After checking the interior of the car, we discovered there was no emergency equipment, or blankets stored inside. The temperature was dropping rapidly and the heavy snow covered the car, completely boxing us in.

My teeth started chattering. "Do you know where we are?" I asked, blowing on my hands to keep them warm.

"I've been down this road with my parents before," he said. "I think there's a farm house just through there," he pointed in the distance. "Why don't you stay here, while I get help?"

I nodded in agreement as Dave buttoned up his coat and disappeared out the door. I was all alone. The moment he stepped out, his broad figure was swallowed up by the storm. I sat in the car biting my nails. This is ludicrous! How could he find help in this weather?

"Please God, help us," I prayed.

I waited as the storm continued to engulf us with all its fury. I checked my watch. Dave had been gone for half an hour and there was no sign of anyone on the road. I became very worried. The most absurd things started going through my mind. Maybe Dave got lost in the storm, or was lying frozen in the snow? I sat back and prayed some more.

"Please God, watch over Dave and keep us safe."

I leaned my head back on the seat and started to doze off. It was freezing, my breath coming in short cold bursts. I had just closed my eyes, when I heard the distinct crunching of snow outside the car. I peered through the frosted window and to my amazement, the storm had subsided and the full moon came out. Someone was walking towards the car. It must be help! My prayers had been answered!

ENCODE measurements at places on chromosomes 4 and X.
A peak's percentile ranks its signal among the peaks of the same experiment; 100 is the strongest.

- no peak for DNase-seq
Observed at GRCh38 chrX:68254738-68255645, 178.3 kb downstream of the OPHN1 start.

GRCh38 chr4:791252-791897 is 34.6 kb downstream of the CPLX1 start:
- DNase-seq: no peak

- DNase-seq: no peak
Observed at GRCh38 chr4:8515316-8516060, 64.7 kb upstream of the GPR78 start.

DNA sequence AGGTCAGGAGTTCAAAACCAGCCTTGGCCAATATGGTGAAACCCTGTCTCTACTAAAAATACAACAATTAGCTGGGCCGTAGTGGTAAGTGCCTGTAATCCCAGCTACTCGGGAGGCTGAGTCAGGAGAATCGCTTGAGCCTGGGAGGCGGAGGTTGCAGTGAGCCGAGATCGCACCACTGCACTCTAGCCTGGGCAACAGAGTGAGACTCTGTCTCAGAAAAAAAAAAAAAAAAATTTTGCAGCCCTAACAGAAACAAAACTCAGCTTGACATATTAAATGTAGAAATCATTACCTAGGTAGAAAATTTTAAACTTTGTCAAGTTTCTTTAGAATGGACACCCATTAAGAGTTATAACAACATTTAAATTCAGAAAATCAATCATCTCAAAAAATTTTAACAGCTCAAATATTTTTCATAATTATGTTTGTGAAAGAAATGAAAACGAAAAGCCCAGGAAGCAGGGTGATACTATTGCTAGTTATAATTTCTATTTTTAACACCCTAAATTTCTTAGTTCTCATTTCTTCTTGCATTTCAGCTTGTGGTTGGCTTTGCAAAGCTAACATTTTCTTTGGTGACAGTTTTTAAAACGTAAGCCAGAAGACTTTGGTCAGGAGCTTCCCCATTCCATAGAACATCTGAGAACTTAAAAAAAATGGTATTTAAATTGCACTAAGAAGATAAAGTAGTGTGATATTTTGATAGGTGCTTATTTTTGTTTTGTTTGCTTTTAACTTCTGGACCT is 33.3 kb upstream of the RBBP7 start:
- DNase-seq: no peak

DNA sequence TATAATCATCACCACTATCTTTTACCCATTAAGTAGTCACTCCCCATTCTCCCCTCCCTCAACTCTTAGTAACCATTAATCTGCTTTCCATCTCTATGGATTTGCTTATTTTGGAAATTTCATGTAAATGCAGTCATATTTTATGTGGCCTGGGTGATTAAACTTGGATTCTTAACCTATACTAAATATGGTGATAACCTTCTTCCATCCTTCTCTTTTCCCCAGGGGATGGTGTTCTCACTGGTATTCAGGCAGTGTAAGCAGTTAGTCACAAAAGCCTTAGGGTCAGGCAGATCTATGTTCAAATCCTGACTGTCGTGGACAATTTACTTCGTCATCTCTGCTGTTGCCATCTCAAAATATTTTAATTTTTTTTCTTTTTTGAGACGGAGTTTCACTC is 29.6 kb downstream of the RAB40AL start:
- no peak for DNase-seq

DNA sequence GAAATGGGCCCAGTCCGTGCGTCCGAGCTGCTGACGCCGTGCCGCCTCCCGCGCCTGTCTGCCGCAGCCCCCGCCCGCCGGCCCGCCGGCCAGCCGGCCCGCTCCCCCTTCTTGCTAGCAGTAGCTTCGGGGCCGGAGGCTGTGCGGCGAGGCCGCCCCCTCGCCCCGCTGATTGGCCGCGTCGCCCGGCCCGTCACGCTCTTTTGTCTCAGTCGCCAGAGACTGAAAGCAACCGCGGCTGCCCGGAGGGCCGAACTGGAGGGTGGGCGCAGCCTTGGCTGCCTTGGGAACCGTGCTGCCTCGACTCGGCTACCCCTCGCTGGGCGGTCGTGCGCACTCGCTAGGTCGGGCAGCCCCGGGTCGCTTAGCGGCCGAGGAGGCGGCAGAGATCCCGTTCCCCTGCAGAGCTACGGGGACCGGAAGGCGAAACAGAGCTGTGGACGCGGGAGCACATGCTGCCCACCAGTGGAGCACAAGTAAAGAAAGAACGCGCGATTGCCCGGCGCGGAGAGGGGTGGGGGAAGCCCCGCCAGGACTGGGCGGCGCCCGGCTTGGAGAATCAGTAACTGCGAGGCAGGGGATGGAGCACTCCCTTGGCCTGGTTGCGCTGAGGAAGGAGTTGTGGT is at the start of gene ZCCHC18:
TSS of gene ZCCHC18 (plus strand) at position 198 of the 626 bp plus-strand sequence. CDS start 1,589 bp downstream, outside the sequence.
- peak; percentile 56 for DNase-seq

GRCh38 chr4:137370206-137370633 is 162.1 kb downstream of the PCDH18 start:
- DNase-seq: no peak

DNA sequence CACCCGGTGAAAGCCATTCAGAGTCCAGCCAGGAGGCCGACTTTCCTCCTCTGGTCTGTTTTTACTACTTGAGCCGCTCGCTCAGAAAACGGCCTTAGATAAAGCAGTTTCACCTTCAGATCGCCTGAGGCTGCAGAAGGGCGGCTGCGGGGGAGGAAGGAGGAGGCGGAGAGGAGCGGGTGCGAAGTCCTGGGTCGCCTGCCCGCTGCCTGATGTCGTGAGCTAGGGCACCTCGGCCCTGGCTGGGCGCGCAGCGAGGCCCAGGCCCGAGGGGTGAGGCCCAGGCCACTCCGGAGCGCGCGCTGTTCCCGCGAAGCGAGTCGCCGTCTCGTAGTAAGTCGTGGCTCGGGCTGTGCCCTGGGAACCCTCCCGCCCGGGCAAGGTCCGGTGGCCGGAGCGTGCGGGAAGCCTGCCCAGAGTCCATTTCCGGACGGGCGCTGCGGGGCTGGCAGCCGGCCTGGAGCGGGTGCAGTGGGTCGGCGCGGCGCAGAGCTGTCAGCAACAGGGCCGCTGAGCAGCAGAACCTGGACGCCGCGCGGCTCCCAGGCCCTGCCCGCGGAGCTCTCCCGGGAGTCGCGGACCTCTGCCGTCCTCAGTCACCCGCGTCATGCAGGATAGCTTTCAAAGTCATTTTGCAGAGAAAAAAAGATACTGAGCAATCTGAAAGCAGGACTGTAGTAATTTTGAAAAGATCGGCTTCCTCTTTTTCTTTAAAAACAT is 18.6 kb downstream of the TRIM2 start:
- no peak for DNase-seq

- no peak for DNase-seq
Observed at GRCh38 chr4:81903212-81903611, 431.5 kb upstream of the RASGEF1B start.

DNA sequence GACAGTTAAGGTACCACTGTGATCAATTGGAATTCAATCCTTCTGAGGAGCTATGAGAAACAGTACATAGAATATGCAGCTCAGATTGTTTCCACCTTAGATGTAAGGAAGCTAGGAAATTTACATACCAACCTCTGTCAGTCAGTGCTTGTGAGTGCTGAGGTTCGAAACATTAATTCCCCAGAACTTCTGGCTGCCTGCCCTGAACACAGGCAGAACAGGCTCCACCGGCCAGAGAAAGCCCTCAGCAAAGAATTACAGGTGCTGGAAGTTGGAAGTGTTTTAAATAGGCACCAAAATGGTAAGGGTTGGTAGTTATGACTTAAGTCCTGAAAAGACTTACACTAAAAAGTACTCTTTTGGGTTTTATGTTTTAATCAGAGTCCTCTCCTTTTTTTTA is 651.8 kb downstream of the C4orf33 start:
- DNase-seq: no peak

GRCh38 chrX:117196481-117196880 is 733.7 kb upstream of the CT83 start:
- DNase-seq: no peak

The driver's door swung open and to my surprise, Dave stood hunched over, with someone hanging on his arm. He helped a fragile young woman into the backseat of the car and closed the door behind her.

"I found her in the snow," Dave said breathlessly. "She must have lost her way in the storm. We need emergency assistance right away."

Just then a faint light appeared up ahead. I blinked, trying to make out the object. It seemed to be moving closer. It wasn't until the vehicle pulled up next to ours, that we realized it was a tow truck.

Two men got out as Dave rolled down his window. "Did you call for a tow truck?" they asked.

"No I didn't. But we need help! I found a woman in the snow and we're out of gas."

The men quickly assisted the woman with their emergency gear and called for an ambulance. It wasn't long before she was taken to the hospital and the tow truck had us back home safely.

When we walked through the door, my parents were there to greet us. Needless to say, they had been very worried. We told them what happened and asked for forgiveness.

We learned some valuable lessons that day, about forgiveness, faith and trust. But I think the most important lesson we learned, came from God. We realized that God was looking out for us on that cold stormy night, when he answered our prayers, and saved more than one life.


       Web Site: Shannon Rouchelle